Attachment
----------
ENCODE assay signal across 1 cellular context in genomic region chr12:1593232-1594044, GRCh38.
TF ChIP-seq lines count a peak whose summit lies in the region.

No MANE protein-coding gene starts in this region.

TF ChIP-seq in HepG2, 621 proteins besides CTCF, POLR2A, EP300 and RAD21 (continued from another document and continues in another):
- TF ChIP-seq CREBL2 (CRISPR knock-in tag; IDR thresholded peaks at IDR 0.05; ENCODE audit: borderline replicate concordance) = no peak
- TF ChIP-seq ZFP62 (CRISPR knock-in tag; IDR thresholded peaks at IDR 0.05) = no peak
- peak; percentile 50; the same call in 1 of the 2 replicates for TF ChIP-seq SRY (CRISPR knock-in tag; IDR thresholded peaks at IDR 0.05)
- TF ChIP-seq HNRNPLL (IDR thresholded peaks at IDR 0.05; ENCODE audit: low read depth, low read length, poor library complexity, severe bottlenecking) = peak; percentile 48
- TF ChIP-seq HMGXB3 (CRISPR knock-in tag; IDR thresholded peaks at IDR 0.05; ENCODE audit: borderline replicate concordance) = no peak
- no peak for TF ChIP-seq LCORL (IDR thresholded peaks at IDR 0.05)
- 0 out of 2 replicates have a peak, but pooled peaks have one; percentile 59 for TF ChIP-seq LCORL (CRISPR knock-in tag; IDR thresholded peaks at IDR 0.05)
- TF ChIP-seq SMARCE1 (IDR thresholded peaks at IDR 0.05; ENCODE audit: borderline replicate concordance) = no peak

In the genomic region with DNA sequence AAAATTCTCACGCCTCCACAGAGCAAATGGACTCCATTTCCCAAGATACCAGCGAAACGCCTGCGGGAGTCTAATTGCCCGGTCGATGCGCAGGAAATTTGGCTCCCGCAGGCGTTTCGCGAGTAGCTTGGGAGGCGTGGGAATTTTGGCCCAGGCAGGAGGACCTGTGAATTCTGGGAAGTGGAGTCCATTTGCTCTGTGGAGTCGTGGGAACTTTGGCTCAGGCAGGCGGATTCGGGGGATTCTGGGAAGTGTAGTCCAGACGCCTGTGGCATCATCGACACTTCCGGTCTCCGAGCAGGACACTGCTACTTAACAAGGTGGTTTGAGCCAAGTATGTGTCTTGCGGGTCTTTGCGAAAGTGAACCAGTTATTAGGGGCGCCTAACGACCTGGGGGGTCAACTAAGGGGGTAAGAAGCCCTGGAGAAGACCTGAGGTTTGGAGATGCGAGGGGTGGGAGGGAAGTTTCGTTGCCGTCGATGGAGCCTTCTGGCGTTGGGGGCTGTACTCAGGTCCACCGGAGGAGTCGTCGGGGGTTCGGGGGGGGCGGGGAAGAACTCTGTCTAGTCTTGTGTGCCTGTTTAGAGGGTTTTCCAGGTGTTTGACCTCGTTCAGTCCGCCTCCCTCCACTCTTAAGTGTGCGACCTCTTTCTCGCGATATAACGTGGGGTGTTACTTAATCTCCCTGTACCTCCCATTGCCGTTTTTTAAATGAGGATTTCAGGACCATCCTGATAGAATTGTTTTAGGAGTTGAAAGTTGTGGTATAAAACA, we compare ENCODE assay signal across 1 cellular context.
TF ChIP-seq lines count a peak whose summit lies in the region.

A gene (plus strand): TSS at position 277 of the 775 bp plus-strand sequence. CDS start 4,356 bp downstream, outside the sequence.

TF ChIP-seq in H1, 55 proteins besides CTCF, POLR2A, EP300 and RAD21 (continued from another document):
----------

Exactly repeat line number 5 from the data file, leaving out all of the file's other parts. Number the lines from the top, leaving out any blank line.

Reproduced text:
- TF ChIP-seq CREBL2 (CRISPR knock-in tag; IDR thresholded peaks at IDR 0.05; ENCODE audit: borderline replicate concordance) = no peak